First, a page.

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Archive for February, 2011

If you’ve got a free hour, here’s video of HBS’s Michael Porter, McKinsey’s Byron Auguste, and me talking about competitiveness. Hosted by Matt McDonald of Hamilton Place Strategies.

It would be fair to say that Michael, Byron, and I agree a great deal.

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On Friday I will be speaking at an event sponsored by Hamilton Place Strategies. It came together on short notice, so let me give it a plug:

Developing the Competitiveness Agenda

This week’s first meeting of the President’s Council on Jobs and Competitiveness kicked off a national debate on the economic policies encouraging greater job creation and economic growth in the United States. The Council’s mission is to focus on finding new ways to promote growth by investing in American business to encourage hiring, to educate and train our workers to compete globally, and to attract the best jobs and businesses to the United States.

To contribute to the ongoing debate, we are bringing together noted policy experts and economists to discuss the key policies that will be most effective in achieving America’s economic goals.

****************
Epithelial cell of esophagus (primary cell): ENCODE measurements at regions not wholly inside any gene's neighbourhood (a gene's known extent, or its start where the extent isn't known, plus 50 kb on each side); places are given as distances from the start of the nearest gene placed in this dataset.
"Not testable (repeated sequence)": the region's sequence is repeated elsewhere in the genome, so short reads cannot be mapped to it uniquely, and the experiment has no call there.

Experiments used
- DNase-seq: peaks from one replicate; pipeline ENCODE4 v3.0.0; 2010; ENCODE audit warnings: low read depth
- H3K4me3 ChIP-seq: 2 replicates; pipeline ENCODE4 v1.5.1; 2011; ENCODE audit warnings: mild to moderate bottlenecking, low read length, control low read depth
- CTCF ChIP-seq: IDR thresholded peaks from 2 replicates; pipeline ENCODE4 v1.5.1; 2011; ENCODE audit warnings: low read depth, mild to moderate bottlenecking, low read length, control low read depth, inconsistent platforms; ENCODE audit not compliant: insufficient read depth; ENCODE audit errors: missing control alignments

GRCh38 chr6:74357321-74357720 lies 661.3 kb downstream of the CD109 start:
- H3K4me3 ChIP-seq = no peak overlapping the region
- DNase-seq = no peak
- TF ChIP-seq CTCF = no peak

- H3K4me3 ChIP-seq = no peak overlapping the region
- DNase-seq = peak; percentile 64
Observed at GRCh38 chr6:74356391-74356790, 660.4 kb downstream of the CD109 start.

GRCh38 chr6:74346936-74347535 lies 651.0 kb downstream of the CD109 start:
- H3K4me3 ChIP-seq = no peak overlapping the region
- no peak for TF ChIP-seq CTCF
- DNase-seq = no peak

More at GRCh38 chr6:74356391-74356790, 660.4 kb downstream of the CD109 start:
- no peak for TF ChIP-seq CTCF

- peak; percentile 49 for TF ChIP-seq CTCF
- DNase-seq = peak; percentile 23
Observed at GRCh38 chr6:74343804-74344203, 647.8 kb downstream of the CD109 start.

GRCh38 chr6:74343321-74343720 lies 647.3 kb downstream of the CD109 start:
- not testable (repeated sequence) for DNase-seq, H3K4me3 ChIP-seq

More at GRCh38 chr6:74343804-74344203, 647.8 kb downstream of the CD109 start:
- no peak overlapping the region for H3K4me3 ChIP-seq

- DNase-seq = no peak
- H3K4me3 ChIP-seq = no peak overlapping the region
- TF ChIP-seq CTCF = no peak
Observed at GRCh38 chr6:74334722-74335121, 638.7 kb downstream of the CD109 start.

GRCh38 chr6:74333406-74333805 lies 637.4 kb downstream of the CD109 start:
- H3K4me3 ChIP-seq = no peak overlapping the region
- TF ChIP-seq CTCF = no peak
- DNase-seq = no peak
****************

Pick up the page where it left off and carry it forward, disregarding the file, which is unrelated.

Featuring

Byron Auguste, Director, McKinsey & Company
Donald Marron, Director of the Urban-Brookings Tax Policy Center
Michael E. Porter, Professor, Harvard Business School

Moderated by Matt McDonald, Partner, Hamilton Place Strategies

WHEN: 10:00 am – 11:00 am, Friday, February 25th, 2011

WHERE:
The National Press Club: Holeman Lounge
529 14th Street, NW
Washington, DC 20045

RSVP here

My basic approach will be to emphasize the three key drivers of economic activity: a skilled workforce, capital, and ideas. I generally align myself with Paul Krugman on the idea of “competitiveness“, so if you hear me use the term, I probably mean it as shorthand for productivity. (Well, not shorthand exactly — “competitiveness” has more letters than “productivity” – but you know what I mean.)

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Why are WTI and Brent Oil Prices Out of Whack?